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Trudeau’s embarrassing 21 seconds of silence when asked about Trump’s response to riots highlights Canada’s hypocrisy

Pablo Vivanco
Pablo Vivanco

Pablo Vivanco is a journalist and analyst specializing in politics and history in the Americas, who served as the Director of teleSUR English. Recent bylines include The Jacobin, Asia Times, The Progressive and Truthout. Follow him on Twitter @pvivancoguzman

Pablo Vivanco is a journalist and analyst specializing in politics and history in the Americas, who served as the Director of teleSUR English. Recent bylines include The Jacobin, Asia Times, The Progressive and Truthout. Follow him on Twitter @pvivancoguzman

Trudeau’s embarrassing 21 seconds of silence when asked about Trump’s response to riots highlights Canada’s hypocrisy
There are moments when an entire nation can feel a sense of collective awkwardness, if not embarrassment. That very thing happened in Canada and lasted for 21 excruciating seconds.

During a press conference on Tuesday, Prime Minister Justin Trudeau stood stiff and stoic, struggling to answer a reporter’s question about Canada’s response to US President Donald Trump’s threats to send in the military to deal with the anti-police-brutality protests that have erupted all over America.

It was only a few painfully audible mouth clicks that let viewers know it was Trudeau who had frozen, and not their internet. The PM broke the pause by mouthing a few predictable platitudes about how Canadians were watching the chaos unfolding in the US “with horror”, but failed to condemn the brutal crackdown by the police or Trump’s calls to use the military against his own population.

The entire incident was cringeworthy, not least because it laid bare the hypocrisy of Canada’s leadership when it comes to human rights or democracy. In this hemisphere alone, Trudeau’s government has shown remarkable double standards on these matters. 

Canada has been among the most active countries pushing for regime change in Venezuela, often citing alleged abuses by security forces in dealing with protests, and calling into question whether there is democratic rule in the South American nation. Ottawa has never missed an opportunity to attack Nicolas Maduro’s government, even doubling down on its backing of opposition lawmaker Juan Guaido in the wake of an attempted invasion – during a pandemic, no less – by mercenaries he was allegedly connected to.

At the same time, the Canadian leader kept mum when protesters in Chile were having their eyes shot out by riot police, and Bolivians were being mowed down by military forces following orders of a coup government.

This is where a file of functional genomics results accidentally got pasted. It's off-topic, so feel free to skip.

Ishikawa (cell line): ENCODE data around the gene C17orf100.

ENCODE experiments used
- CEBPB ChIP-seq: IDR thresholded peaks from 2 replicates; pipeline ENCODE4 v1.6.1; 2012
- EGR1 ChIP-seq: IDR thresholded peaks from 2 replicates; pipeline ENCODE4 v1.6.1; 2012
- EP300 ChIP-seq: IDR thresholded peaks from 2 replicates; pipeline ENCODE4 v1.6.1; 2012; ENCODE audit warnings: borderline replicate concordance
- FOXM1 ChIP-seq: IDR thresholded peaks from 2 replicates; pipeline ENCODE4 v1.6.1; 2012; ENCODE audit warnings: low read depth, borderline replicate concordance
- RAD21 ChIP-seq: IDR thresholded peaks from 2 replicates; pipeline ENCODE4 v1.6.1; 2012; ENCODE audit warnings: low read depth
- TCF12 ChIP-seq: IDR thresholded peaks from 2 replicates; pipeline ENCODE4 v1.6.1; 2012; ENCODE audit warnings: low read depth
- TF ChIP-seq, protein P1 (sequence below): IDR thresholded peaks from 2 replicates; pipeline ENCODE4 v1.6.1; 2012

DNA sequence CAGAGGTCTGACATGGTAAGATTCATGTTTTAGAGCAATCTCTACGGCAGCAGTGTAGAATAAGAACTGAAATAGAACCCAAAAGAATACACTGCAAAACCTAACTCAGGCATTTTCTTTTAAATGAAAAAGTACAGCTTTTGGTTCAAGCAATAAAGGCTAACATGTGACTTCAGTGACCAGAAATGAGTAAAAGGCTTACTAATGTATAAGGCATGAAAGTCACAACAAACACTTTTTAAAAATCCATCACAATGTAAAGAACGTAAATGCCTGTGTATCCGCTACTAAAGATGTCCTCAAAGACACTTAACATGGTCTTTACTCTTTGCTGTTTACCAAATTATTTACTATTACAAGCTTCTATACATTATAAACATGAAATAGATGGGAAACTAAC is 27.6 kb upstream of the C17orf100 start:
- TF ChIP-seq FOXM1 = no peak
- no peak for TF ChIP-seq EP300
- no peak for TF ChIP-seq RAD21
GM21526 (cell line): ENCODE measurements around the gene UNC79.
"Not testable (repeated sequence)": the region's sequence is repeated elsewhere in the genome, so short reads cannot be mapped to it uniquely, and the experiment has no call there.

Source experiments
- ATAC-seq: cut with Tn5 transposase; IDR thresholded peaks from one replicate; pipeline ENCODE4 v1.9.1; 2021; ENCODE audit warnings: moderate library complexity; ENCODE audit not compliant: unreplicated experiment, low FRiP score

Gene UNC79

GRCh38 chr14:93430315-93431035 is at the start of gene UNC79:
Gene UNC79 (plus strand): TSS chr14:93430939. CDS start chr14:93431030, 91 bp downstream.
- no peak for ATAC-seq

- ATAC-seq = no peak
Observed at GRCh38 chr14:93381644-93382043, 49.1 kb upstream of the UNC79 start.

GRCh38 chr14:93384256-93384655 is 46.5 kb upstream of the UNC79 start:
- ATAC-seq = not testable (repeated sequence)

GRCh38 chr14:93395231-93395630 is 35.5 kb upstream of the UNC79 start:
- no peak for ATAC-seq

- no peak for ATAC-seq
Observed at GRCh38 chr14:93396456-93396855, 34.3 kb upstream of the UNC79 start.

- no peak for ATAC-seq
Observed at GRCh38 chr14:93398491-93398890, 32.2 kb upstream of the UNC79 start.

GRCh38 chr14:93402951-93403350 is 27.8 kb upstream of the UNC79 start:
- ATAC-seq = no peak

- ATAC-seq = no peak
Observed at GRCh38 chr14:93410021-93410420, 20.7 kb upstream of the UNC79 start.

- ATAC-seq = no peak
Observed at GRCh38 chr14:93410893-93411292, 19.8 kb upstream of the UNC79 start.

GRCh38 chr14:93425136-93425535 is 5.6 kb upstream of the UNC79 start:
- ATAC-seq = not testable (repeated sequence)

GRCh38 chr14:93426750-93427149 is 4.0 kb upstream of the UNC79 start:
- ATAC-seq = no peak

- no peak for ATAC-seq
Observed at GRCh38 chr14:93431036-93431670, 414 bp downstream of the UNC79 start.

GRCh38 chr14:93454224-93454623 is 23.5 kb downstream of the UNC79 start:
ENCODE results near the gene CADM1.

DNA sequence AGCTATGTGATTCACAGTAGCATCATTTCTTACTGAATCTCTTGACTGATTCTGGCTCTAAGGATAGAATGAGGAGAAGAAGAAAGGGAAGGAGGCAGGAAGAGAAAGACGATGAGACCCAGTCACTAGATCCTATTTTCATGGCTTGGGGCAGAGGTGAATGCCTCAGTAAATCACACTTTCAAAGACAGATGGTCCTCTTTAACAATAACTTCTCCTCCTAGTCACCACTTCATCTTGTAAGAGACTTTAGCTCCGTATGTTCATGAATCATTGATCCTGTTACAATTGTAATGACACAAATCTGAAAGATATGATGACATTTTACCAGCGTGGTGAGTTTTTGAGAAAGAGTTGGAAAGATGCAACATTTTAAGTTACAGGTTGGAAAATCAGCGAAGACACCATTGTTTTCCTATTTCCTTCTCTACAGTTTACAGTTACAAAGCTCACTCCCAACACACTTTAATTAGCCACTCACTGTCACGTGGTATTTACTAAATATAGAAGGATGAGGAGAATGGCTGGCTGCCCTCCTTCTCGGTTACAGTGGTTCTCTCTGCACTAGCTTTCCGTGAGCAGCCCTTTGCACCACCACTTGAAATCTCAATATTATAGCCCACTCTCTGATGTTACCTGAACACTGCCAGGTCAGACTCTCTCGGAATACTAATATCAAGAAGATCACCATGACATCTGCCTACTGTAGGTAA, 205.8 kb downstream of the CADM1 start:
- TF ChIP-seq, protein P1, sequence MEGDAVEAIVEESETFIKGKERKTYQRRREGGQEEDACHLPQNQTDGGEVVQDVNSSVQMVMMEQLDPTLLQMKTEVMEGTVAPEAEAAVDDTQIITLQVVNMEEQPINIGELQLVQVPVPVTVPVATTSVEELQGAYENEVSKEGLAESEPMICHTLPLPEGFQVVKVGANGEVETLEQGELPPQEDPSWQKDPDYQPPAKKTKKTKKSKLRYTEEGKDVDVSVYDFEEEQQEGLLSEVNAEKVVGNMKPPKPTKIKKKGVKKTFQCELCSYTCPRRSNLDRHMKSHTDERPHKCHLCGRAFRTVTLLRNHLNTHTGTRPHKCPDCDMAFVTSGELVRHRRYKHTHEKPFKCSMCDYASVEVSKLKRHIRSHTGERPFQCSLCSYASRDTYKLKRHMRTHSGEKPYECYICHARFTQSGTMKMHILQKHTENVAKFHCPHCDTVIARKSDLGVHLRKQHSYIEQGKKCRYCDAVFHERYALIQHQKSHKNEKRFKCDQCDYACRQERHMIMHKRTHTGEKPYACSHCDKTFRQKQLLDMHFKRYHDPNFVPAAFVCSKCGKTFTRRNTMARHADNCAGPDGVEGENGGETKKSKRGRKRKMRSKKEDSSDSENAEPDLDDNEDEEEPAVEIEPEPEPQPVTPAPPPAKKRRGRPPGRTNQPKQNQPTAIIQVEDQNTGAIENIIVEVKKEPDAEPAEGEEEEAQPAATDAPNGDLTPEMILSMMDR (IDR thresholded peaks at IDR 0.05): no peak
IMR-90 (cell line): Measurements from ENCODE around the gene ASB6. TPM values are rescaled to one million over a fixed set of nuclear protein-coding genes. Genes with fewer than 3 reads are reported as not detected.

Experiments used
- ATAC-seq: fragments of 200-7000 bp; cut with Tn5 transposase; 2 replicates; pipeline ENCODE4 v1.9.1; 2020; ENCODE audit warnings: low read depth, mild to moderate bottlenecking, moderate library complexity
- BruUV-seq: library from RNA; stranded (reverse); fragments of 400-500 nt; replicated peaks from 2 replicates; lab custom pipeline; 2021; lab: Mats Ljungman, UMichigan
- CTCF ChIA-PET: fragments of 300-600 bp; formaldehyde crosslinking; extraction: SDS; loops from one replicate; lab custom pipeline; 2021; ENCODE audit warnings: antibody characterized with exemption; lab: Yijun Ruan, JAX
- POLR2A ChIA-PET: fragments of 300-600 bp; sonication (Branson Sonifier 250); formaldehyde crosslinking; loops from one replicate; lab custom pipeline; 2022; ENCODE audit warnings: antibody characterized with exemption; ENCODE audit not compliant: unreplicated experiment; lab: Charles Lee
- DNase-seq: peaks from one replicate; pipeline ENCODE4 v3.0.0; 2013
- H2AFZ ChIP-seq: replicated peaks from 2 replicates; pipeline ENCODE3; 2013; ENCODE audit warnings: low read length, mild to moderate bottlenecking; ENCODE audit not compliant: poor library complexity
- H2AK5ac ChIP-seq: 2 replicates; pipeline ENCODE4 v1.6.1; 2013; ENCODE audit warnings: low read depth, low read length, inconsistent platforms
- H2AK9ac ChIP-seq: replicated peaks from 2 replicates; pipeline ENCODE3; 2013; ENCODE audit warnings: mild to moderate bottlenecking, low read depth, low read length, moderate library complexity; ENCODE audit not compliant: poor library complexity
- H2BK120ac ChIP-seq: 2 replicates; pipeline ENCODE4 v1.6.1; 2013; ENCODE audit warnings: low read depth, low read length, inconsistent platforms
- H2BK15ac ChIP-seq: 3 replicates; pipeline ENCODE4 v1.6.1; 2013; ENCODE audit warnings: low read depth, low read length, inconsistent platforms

While touting its supposed principles, objectivity and moral authority, the Canadian government under Trudeau has routinely been selective in its outrage over human rights, especially when it concerns the record and interests of its allies. This is particularly true when it comes to the United States.

Unlike his father, Pierre, who often distanced his government from the actions of its neighbor to the south, Justin’s government has marched in step with US policy, and has also shown its willingness to comply with Washington’s impositions, as evidenced by the arrest and possible extradition of Huawei’s Meng Wanzhou.

Of late, the Canadian government has also been desperately trying to get a seat on the UN Security Council, which may have factored into Trudeau’s anguishing over what words would appeal to his voter base while not alienating the temperamental leader in Washington. But even before the killing of George Floyd by a white Minneapolis police set off the riots, Canada’s own record of dealing with protesters and racism – especially when it comes to indigenous people – was part of the debate about Canada’s standing on the world stage.

After all, it was the Trudeau government that sent militarized police to deal with indigenous protests over pipelines in British Columbia, after specifically condemning similar actions by its predecessors. It’s also in Canada where black and indigenous people make up a disproportionate number of those killed by police, as well as those in the country’s jails.

Canada may not be the same as the United States, but it’s not beyond reproach, either and it’s certainly no idyll. Perhaps it should pause, as Trudeau did, and reflect on how its elected leaders opportunistically use human rights, weaponizing them against those they call enemies, and glossing over them when it involves their own house or their allies. 

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The statements, views and opinions expressed in this column are solely those of the author and do not necessarily represent those of RT.

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